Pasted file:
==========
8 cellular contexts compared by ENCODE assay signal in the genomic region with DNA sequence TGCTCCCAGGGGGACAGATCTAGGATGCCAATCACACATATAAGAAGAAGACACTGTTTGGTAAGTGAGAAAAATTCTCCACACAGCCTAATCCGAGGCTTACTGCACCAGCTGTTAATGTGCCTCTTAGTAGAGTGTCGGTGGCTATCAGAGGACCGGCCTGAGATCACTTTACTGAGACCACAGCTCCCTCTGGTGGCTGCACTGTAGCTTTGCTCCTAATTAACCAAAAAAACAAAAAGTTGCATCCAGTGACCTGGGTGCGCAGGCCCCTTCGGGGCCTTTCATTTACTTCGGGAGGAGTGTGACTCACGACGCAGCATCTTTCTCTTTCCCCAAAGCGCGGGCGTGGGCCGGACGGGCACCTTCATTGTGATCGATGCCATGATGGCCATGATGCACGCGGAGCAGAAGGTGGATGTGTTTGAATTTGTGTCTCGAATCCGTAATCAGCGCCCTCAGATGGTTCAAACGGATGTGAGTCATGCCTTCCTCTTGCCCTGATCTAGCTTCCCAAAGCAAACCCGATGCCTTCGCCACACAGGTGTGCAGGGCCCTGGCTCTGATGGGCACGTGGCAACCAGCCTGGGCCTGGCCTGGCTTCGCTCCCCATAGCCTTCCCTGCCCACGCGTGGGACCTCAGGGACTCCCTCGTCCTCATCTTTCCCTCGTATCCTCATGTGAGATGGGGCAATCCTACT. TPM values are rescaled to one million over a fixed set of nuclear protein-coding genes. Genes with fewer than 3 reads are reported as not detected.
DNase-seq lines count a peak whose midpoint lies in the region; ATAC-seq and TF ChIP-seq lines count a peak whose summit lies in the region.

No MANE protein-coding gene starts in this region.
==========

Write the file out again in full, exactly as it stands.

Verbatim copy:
8 cellular contexts compared by ENCODE assay signal in the genomic region with DNA sequence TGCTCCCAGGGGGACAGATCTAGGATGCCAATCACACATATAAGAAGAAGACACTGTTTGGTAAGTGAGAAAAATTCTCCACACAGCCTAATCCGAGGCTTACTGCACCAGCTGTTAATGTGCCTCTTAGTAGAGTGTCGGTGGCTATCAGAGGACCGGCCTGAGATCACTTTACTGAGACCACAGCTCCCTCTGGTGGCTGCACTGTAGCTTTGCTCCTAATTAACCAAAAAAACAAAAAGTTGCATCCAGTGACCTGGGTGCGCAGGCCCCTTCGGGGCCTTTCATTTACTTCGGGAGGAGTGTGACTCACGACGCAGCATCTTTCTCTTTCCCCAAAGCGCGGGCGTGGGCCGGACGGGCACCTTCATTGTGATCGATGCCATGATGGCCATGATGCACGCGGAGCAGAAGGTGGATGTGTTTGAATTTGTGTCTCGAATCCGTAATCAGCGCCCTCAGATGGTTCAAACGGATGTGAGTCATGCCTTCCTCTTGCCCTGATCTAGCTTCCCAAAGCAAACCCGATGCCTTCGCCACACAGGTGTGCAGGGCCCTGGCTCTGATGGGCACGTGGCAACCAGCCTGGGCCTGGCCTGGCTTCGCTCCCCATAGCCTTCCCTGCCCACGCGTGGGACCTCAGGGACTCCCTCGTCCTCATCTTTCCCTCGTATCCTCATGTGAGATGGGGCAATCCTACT. TPM values are rescaled to one million over a fixed set of nuclear protein-coding genes. Genes with fewer than 3 reads are reported as not detected.
DNase-seq lines count a peak whose midpoint lies in the region; ATAC-seq and TF ChIP-seq lines count a peak whose summit lies in the region.

No MANE protein-coding gene starts in this region.